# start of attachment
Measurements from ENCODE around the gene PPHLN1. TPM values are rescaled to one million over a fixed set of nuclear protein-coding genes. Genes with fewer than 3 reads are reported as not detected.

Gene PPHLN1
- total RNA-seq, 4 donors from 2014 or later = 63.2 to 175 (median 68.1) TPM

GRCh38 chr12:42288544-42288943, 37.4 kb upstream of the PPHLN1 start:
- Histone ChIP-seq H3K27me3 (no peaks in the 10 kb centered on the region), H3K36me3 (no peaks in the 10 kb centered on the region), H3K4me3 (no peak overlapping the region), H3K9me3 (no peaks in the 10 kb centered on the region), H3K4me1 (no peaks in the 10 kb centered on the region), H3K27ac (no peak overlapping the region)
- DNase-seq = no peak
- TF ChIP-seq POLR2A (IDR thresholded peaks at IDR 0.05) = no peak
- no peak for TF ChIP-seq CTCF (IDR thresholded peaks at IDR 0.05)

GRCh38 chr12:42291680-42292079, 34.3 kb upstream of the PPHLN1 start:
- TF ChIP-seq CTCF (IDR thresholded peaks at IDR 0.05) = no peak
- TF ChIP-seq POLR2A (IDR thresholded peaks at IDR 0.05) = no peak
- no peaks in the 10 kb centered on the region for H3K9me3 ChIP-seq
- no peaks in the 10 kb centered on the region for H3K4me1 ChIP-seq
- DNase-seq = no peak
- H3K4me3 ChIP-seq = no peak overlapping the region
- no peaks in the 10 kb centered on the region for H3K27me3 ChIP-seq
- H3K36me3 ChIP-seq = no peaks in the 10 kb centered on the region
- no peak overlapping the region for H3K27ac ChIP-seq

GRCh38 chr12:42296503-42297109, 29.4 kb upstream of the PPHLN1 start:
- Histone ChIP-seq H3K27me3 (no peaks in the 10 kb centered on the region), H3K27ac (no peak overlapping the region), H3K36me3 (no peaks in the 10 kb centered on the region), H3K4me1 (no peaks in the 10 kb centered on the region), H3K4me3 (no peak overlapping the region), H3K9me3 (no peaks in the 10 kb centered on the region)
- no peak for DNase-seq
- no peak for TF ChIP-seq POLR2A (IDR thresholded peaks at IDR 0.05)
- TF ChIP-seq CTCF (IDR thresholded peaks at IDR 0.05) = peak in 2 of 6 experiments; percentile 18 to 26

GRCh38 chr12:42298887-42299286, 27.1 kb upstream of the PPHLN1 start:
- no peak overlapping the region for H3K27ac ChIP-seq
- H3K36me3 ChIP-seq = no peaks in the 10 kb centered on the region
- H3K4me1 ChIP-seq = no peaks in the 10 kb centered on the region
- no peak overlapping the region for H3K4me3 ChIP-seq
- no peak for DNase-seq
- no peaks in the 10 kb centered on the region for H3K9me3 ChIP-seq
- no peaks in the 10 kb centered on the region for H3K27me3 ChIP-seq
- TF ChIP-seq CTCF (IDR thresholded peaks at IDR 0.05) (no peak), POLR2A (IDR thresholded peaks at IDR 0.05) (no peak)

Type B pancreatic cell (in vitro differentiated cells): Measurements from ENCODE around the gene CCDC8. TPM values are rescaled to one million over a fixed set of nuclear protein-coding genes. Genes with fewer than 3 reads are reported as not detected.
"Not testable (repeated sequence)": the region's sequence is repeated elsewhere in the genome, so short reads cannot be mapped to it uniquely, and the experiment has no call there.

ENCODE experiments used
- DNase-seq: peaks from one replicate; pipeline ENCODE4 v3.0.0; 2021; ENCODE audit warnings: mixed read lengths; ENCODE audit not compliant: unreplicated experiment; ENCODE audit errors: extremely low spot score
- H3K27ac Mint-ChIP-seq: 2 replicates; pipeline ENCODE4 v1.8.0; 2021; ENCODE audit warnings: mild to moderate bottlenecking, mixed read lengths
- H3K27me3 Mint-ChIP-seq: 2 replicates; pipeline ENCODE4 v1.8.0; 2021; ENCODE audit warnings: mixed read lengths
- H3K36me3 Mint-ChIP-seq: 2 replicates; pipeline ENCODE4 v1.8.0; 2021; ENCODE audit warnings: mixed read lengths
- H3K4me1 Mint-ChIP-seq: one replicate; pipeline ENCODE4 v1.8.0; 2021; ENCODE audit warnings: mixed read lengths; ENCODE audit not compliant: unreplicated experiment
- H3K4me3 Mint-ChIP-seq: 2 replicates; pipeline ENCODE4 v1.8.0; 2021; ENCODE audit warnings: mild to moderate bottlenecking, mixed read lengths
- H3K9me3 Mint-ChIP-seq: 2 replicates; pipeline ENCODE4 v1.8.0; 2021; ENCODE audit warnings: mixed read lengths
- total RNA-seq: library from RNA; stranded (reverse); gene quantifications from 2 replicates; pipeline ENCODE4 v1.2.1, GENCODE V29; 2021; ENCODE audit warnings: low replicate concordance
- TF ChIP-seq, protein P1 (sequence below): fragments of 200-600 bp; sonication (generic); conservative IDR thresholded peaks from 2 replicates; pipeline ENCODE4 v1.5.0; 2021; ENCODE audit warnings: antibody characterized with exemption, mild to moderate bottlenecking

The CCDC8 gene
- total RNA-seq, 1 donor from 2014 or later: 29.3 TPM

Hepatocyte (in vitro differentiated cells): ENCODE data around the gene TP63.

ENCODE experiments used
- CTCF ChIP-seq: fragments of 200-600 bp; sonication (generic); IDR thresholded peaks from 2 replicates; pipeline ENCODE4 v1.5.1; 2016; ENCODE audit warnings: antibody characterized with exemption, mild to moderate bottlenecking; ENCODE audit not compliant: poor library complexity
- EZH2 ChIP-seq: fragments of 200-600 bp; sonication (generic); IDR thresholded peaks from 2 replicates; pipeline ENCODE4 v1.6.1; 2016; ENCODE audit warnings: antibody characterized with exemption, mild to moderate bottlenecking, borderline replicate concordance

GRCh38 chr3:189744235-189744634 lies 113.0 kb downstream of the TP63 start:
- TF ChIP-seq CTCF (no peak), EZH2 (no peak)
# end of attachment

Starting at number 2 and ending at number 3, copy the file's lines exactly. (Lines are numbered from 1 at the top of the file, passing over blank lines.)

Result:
Gene PPHLN1
- total RNA-seq, 4 donors from 2014 or later = 63.2 to 175 (median 68.1) TPM